The LCD screen comes partially assembled, but you do have to attach the speaker and its PCB, then wire up the interconnecting leads. The finished display is shown in the below right image, just about ready to be attached to the base of the PC enclosure.
With the vibrant green USB cable, HDMI cable, and audio cable all pulled through the front of the display assembly, it was time to start installing the other components and completing the connections. The Raspberry Pi gets mounted right in the middle of the enclosure, and all three green cables are connected as shown. The battery then goes to the right of the Pi, and the button controller breadboard goes to the left. The box with the translucent plastic lid in the far corner is a convenient storage area where you can keep your extra wires, switches, etc.
I have to say, I was very surprised. The entire build from the time the kit was opened until we reached this stage took just about 90 minutes. My son was very enthused to work on this, and I think we were both a bit bummed when this stage was over since it went so quickly. He did ask if this was the kid of thing I did all day, and I told him that as an engineer that I do spend time designing things and building things, but left out the part about meetings and all the reading. He can learn about the less exciting parts of an engineers day in the distant future if he decides to take that path!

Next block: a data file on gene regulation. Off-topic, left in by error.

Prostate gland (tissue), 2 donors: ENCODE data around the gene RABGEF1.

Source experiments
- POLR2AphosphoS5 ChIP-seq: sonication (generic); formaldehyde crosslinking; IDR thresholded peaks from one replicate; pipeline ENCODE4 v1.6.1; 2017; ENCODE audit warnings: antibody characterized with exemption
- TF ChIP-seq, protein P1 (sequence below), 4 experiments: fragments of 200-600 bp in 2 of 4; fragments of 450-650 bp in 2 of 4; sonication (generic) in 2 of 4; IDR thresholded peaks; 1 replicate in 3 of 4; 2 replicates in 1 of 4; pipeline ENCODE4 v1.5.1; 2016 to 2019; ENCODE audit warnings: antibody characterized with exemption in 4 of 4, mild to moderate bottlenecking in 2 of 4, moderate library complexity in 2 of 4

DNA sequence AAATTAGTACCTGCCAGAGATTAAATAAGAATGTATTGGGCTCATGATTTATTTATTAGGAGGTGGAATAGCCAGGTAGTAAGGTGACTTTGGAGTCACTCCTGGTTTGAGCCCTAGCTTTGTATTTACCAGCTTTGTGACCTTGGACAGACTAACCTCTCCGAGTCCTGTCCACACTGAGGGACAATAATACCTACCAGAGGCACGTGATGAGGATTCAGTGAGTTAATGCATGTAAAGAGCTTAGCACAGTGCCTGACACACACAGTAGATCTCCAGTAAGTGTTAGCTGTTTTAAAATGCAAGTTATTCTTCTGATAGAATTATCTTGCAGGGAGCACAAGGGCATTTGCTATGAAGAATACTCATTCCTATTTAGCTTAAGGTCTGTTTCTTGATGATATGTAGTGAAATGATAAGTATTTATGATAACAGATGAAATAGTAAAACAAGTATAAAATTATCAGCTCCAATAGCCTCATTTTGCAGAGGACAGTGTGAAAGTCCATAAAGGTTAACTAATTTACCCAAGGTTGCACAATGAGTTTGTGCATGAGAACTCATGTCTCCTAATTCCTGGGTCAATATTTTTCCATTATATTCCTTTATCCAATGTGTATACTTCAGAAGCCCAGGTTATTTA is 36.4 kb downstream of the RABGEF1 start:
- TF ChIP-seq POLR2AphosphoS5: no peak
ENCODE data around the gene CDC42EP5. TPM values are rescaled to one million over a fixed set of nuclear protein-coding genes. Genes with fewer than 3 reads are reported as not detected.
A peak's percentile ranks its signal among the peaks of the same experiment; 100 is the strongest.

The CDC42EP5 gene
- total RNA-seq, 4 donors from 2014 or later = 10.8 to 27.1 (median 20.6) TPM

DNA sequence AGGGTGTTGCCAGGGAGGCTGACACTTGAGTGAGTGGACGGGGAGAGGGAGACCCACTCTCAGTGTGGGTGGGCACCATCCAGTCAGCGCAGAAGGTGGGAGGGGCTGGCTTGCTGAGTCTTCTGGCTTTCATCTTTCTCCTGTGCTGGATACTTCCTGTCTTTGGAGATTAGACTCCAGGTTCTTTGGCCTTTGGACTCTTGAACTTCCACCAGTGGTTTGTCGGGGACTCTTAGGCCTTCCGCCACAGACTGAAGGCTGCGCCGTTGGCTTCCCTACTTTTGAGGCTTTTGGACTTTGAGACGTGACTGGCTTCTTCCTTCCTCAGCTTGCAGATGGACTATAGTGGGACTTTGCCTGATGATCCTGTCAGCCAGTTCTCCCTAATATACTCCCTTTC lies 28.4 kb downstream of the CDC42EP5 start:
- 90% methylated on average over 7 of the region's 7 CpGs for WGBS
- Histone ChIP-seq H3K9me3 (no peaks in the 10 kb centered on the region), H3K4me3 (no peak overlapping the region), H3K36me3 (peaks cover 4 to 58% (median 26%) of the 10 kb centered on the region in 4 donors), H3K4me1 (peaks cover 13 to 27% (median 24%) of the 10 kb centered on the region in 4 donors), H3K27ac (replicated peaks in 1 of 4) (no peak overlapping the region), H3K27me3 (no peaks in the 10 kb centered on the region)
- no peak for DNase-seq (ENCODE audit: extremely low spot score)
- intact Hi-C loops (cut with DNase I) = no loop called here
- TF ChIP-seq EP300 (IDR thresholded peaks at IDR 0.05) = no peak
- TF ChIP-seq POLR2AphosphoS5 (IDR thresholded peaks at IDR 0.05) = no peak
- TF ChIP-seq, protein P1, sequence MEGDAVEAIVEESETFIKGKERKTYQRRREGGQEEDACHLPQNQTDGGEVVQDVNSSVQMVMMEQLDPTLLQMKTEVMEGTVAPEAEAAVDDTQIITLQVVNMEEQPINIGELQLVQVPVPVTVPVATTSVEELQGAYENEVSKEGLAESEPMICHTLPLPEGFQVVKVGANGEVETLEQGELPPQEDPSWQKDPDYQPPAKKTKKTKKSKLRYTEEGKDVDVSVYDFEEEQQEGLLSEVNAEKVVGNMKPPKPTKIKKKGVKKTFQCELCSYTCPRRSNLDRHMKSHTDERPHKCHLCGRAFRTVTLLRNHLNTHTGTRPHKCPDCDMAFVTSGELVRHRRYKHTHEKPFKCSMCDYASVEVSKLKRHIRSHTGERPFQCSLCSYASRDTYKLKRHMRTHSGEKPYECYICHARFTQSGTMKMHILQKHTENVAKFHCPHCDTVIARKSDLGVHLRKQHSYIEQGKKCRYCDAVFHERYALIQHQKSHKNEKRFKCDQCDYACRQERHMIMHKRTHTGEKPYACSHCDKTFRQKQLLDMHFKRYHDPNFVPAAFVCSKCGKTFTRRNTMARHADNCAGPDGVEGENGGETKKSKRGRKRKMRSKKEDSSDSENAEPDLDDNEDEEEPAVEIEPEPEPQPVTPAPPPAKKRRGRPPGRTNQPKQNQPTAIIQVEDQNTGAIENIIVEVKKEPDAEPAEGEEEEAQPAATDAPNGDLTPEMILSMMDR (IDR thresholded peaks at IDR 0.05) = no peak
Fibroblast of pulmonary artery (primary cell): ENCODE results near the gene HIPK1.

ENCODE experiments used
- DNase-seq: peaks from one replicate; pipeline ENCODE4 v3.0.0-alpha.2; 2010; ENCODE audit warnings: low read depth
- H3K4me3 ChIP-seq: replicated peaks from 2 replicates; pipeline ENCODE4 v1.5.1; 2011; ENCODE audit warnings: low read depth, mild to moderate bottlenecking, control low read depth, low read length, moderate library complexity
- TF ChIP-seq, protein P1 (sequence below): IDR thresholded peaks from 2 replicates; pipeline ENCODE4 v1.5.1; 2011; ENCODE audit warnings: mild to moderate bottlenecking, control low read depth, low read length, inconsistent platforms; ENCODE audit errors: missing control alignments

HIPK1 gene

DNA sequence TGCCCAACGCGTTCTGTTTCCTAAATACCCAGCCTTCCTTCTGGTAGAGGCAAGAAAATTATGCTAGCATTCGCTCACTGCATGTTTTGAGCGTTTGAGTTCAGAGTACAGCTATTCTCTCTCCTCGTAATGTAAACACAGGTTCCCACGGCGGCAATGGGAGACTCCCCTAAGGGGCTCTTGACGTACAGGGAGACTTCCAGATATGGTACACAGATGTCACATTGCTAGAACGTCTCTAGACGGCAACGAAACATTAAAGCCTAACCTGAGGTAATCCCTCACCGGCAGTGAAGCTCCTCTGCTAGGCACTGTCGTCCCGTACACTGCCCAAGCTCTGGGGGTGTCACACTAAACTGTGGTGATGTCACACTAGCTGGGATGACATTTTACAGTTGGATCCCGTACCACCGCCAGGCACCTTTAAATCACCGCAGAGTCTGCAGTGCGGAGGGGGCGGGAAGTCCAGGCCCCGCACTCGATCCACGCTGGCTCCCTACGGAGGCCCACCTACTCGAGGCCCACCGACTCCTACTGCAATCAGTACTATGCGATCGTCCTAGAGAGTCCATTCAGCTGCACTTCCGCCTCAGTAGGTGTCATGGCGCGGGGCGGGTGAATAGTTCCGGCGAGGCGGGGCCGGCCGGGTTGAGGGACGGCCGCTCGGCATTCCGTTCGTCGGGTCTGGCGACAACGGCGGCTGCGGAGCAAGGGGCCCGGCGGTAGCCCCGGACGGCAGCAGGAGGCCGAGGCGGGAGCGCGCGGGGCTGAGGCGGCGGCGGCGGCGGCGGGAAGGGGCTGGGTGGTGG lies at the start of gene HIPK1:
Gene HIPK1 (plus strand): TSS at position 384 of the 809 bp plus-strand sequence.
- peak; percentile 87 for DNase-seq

When you are done building the Piper, a very cool feature is that the computer's enclosure is a bit like a treasure chest. The lid is on a hinge that closes, with room to hold every thing included inside, and it is held shut by a brass clasp.